The “2-5” parenting planJune 12, 2019 3:20 pm Leave your thoughts
Many parents getting divorced want to have their parenting time divided as evenly as possible. Prior to the separation both parents have been heavily involved in care-taking activities. In many instances, both parents agree that they should keep it that way. Other times there is disagreement. One parent believes they should have primary custody and the other parent wants an evenly divided plan.
What is the “Best” Equal Parenting Plan?
Whether by agreement or not, this is one question we get all of the time.
Of course, there is no one size fits all answer. As lawyers, we will never dictate a parenting plan for a client. However, we want to present realistic options to propose. One option we have seen work well in many instances is called the “2-5” plan. Actually, from the children’s perspective it’s “2-2-5-5”, which is how the nights alternate. Going by nights with each parent, this is how it works: Monday & Tuesday nights with one parent; Wednesday & Thursday nights with the other parent; Friday through Sunday nights alternating.
Drawn out a calendar it looks like this (say mom has Mondays & Tuesdays and dad has Wednesday & Thursdays):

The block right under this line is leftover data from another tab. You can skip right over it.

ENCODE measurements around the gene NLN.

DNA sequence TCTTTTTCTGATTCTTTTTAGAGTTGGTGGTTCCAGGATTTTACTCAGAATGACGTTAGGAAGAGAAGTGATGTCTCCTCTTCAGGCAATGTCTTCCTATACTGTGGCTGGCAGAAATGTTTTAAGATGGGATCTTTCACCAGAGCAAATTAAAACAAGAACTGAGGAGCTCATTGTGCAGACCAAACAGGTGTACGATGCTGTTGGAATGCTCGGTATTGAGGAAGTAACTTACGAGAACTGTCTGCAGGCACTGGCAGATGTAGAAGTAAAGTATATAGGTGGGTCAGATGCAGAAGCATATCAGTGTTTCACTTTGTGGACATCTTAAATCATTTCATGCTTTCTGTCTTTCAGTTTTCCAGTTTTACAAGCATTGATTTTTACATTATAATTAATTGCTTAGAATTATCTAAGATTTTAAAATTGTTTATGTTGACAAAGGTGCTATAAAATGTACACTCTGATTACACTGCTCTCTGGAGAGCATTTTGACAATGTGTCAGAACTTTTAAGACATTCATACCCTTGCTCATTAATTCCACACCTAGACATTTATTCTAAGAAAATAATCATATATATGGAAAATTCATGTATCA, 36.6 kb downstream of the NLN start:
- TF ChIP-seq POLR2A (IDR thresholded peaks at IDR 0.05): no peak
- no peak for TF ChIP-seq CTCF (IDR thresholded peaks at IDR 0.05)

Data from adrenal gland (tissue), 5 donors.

Although not spelled out in this table, the transitions usually occur after the school day ends. In this example, therefore, Mom would pick up the children from school (or daycare, camp, after school care, whatever the situation) every Monday afternoon . She would have the children through drop off on Wednesday morning and then Dad would get the children Wednesday afternoon. If it’s his weekend, he will keep them through drop-off on Monday morning. Otherwise, Mom would get them on Friday afternoon and have them through the weekend until Monday morning. Over any given two or four-week period the split is equal.
This plan tends to work well when the parents both live close to each other and/or near the school. One of the biggest upsides is that the days are very predictable for the children and parents. Each parent gets an even amount of weekend and weekday time. The transitions are entirely through the school which minimizes tension that often occurs during exchanges.
Of course, there are usually additional provisions for holidays, vacations, and so forth. But the regular schedule is simple and even. It’s not for everyone and especially won’t work when parents live far apart. But many divorced parents have reported to us that the plan has worked well for their family.
This post was written by Andrew Winters